Yet, he also believed that God would give this to him through Isaac, even should he be sacrificed (Hebrews 11:17-19). Abraham had no idea how that would happen, but he knew God would make it happen. That’s great faith!

The Hall of Faith (Hebrews 11) recites the names of people who had both great and small faith. God recognized their faith regardless of the apparent size of their faith.

Why Great Faith?

So then, why do we need great faith? If God can use someone like Gideon and Peter as well as he could use someone like Abraham, why do we today need to have great faith? Isn’t small faith enough?

Small faith is enough! God does not use great faith differently than He uses small faith. Those with little faith can be used greatly of Him.

Small faith, however, is not ideal. God does not necessarily desire small faith. God has placed each of us here on Earth to glorify Him. We can bring glory to Him with small faith, but we can bring greater glory to Him with great faith. Peter was able to do a great feat with a little faith. Yet, Jesus obviously desired him to have more (Matt 14:31).

Everyone who has gone to church will have experienced a request for donations for a mission or ministry. “Joe and Jane are going to do a great work in a needy place. They need our help to do God’s work. Let’s give whatever the Spirit calls us to give to enable His work to be done through Joe and Jane.” Missionaries have been able to go out and help those in need, physically and spiritually, because of the help of churches throughout the world over the past 2000 years. This is good.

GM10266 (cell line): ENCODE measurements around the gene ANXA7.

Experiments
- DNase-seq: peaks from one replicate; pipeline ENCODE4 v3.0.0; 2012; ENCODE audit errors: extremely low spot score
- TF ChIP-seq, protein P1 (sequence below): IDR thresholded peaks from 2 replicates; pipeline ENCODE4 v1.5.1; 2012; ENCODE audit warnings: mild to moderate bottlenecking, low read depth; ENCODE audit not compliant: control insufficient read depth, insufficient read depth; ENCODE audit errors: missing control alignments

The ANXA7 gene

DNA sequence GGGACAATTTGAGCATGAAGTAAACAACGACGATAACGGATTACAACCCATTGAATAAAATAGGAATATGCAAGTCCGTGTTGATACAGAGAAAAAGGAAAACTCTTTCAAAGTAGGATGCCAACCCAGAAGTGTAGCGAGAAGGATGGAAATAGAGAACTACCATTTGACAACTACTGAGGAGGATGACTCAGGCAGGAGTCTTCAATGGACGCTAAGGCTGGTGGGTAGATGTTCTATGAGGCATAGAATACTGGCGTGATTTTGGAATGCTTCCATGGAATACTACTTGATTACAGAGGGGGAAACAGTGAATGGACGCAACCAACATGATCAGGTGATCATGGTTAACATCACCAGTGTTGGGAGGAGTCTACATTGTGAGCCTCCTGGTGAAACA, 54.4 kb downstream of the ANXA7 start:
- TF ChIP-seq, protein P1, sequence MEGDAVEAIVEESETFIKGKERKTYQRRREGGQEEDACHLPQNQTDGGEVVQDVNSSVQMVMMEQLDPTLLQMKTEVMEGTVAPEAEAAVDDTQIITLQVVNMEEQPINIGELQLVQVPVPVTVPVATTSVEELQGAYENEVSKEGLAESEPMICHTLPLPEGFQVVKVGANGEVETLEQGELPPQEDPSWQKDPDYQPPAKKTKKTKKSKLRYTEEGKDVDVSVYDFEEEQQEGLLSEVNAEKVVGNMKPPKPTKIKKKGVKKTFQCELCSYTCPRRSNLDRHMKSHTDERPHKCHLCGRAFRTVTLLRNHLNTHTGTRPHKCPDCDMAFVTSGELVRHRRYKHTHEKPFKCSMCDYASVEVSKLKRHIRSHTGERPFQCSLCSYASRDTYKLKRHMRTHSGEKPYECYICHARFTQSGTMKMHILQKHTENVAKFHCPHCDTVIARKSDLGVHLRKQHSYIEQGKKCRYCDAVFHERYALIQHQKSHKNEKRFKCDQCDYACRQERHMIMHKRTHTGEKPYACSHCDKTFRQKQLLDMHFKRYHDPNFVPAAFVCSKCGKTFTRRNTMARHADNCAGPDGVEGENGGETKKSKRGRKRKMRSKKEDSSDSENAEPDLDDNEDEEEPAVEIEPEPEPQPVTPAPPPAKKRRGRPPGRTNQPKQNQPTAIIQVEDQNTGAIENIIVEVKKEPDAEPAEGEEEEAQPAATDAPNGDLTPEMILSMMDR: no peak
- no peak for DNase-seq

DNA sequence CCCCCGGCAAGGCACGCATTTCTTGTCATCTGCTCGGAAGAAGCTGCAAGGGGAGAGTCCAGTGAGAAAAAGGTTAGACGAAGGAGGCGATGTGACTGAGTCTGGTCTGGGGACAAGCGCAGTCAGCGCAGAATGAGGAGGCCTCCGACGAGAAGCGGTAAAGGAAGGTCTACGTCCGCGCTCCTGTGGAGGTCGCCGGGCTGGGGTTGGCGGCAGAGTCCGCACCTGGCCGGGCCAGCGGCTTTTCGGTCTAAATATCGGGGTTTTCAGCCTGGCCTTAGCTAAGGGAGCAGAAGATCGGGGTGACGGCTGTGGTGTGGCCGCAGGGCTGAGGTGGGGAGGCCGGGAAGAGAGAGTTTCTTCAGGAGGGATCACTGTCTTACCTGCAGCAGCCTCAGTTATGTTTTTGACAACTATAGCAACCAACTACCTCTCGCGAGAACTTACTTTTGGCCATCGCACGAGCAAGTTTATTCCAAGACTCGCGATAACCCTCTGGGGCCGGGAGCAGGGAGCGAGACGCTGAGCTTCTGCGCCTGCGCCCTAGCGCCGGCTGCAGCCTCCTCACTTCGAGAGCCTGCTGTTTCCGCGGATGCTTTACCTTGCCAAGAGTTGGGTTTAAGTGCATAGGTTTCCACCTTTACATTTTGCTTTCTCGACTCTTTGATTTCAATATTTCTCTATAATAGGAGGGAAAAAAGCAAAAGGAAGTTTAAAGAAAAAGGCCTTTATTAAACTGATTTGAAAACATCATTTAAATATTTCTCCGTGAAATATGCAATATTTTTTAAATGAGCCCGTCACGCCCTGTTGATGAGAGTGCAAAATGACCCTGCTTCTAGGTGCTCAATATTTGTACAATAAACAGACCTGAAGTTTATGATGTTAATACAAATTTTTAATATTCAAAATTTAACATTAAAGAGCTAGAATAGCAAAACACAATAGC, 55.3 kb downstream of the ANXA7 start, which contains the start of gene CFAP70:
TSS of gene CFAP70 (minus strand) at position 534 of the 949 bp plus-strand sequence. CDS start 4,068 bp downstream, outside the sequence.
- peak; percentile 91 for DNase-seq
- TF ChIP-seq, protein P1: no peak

The Ministry of George Mueller

A pastor named George Mueller, in the late 1800’s, heard God’s call to build an orphanage to house the orphans of London. Mueller was able to pay for the food, housing and education of the thousands of orphans that came into his care over many years.